I do, however, feel that the categories of social, physiological and—as we shall see—emotional inequality together may give a fuller and more com­prehensive account of these dynamics. In other words, I view sexual capital as an emergent subcategory of these three. But certainly, it deserv­es atten­tion: How held back and beaten down are we by sexual and rom­an­tic reject­ions?

So both economic and social inequality leave deep physiological traces; and these in turn reproduce inequalities in any number of ways. The mech­anisms and causal feed­back loops of physiological inequality can be many different ones, epi­genetics (the ongoing activation and deactivation of genes) only being one frontier to explore.

The different forms interact. At the most basic level, malnourishment hinders opt­imal physical and cognitive growth, and thus perpetuates pow­er­­­less­ness, sub­mission and poverty. This has been common know­ledge for dec­ades and is part and parcel of studies of econ­omic develop­ment and foreign aid.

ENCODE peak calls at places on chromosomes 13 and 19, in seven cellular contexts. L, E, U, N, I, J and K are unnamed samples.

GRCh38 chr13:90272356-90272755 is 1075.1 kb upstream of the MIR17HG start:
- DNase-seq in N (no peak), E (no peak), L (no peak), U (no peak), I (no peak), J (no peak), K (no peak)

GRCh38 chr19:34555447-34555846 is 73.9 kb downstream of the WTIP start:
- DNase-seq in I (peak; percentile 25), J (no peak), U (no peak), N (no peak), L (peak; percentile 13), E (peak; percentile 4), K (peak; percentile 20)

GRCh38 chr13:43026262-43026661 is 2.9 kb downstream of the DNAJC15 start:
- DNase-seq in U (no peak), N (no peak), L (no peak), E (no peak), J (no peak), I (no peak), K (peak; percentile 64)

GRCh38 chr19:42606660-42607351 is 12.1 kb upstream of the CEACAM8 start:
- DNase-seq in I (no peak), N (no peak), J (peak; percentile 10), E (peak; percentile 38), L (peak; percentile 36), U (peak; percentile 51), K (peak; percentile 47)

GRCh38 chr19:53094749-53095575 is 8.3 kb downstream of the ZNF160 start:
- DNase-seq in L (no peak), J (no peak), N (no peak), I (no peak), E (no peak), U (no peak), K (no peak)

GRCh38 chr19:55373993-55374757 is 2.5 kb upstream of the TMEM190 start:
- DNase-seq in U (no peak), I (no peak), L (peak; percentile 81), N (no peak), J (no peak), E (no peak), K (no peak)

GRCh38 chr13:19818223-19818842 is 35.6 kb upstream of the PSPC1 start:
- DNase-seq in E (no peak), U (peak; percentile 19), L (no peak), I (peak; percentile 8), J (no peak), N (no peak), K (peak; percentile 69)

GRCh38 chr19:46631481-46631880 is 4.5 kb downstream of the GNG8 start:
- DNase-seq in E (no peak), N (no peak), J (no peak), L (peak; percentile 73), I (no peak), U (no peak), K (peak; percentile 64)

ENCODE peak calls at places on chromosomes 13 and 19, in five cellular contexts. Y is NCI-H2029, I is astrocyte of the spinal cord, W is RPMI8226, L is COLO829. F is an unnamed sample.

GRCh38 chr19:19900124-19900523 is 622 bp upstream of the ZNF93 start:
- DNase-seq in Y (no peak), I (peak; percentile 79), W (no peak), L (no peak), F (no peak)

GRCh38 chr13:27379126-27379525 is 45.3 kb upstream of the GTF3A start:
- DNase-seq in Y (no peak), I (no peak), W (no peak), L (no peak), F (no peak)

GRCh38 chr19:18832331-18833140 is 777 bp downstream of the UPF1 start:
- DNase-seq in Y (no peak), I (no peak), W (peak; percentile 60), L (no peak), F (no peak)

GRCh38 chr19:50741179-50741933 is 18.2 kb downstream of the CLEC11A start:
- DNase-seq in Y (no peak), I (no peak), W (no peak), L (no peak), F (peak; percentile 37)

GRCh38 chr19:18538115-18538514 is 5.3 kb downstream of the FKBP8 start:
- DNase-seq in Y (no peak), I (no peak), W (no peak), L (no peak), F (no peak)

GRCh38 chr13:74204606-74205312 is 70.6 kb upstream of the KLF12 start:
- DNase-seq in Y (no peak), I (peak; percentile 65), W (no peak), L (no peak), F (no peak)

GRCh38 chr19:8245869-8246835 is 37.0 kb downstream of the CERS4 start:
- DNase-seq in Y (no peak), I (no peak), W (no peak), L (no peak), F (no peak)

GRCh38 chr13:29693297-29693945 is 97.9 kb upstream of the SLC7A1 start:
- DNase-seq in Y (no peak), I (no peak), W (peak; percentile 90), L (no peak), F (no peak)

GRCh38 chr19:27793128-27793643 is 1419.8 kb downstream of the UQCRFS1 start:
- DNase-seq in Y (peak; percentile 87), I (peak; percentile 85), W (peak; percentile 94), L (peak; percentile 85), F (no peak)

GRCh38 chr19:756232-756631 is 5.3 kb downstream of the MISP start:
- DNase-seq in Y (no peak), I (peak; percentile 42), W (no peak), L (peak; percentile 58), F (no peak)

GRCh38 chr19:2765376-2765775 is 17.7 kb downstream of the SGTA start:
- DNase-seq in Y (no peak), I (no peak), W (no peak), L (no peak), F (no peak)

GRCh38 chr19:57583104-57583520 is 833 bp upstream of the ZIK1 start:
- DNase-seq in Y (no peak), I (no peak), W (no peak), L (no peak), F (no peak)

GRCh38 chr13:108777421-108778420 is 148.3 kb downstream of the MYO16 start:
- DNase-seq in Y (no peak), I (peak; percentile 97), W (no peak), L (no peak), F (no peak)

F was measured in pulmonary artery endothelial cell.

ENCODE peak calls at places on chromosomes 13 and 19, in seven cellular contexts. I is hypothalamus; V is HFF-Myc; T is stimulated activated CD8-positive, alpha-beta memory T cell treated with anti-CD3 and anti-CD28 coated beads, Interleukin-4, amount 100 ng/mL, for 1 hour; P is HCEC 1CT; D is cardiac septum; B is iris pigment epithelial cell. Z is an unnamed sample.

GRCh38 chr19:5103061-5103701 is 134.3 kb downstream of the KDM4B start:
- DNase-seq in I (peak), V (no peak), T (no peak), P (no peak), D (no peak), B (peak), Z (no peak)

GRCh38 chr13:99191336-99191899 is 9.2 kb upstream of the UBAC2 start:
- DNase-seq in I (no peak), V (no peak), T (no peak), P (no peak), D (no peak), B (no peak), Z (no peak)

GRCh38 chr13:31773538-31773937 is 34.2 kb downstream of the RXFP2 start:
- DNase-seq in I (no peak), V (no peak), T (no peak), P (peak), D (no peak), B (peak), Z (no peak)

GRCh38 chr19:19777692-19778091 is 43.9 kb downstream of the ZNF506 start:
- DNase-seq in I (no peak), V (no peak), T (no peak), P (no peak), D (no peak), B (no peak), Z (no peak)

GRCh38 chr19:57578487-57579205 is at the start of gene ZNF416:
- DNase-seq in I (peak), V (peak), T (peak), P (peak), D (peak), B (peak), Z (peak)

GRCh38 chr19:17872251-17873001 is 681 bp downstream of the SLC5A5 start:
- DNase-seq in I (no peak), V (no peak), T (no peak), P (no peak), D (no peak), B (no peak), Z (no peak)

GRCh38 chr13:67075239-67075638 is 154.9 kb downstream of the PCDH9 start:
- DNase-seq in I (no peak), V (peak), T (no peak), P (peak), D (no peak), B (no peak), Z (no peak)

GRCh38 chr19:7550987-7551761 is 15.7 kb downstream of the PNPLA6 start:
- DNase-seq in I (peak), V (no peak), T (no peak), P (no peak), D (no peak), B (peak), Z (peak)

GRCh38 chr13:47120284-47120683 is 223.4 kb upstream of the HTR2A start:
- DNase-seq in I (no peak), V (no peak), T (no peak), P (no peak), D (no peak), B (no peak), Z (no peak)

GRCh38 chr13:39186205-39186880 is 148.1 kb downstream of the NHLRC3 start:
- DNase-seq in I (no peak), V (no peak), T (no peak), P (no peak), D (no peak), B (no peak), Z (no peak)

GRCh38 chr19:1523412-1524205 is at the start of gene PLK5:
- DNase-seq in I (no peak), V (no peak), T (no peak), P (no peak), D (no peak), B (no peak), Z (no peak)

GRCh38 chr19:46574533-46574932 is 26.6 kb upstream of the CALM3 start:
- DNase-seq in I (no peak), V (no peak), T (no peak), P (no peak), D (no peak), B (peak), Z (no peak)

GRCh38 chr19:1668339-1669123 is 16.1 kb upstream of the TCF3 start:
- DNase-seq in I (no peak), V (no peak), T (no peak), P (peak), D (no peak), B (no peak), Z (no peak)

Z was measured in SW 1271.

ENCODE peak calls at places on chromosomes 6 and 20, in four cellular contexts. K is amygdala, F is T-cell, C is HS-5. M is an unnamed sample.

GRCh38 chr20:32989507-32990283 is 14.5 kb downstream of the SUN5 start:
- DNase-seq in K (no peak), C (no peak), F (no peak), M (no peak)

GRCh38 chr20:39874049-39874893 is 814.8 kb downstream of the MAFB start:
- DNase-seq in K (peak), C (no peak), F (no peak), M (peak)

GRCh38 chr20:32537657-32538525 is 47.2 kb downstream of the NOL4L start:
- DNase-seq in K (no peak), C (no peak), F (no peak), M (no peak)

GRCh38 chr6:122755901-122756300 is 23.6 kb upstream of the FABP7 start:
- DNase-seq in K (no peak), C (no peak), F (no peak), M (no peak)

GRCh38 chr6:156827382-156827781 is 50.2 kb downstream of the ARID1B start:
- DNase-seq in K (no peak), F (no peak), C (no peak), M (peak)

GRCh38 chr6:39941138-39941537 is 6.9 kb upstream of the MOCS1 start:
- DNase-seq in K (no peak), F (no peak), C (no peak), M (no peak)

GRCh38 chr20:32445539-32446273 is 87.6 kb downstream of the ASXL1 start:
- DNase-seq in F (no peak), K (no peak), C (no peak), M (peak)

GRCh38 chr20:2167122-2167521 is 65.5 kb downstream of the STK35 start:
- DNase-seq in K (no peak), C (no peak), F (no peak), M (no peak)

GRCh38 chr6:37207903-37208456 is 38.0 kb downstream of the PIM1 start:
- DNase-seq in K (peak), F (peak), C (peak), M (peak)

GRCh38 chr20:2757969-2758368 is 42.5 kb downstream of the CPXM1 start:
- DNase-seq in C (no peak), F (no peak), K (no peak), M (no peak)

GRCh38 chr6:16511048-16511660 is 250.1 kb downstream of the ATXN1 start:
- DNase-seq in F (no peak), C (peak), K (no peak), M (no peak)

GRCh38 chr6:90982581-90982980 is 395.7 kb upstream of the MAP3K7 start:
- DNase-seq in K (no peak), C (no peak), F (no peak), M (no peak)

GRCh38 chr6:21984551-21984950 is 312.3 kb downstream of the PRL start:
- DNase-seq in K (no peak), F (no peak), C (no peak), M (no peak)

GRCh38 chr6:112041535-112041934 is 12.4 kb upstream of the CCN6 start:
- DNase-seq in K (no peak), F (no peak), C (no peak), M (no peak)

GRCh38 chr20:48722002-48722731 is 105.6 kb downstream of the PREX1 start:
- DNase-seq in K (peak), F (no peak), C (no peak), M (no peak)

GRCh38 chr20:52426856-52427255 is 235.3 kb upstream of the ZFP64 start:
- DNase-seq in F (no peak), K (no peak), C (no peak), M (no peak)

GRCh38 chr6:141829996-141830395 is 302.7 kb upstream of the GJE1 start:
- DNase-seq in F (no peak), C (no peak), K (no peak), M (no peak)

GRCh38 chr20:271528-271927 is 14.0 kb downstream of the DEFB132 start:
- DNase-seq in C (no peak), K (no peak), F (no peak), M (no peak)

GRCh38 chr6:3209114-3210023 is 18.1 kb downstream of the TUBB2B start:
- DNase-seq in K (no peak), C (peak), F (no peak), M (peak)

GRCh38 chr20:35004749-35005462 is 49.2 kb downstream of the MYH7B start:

There are, however, also studies of aff­luent countries that reveal the deeply seated inherited physiological ineq­ual­ities that repro­duce themsel­ves over gene­rations. I would like to men­tion two such bodies of work: the so-called Whitehall studies and the Canadian stu­dies of (epi-)gen­etic de­generation due to childhood adversities.

The Whitehall studies (there are two of them) looked at over 18,000 Brit­ish male civil servants for a period of ten years. The first studies were conducted from the 1960s to the 1980s, but they have had follow-ups to this day, and they look espe­cially at factors that could explain cardio­vascular diseases and mortality rates. And lo and behold, these studies heralded an entry of social science into medicine and vice versa: Men of lower rank died off more quickly than those of higher rank. Lower rank­ing grade was asso­ciated with a number of risk factors, including obesity, smoking, reduced leisure time, lower levels of physical activity, higher blood pressure and higher prevalence of under­lying illness.

“Whitehall II” found that additional factors affect health across a life­span: the way work is organized, work climate, social influences from out­side of work, influences from early life, and health be­haviors.

There is no escape from the marriage between social and natural or clin­ical sci­ence, for one thing. And there is, moreover, no escape from the phys­iological dimension of inequality.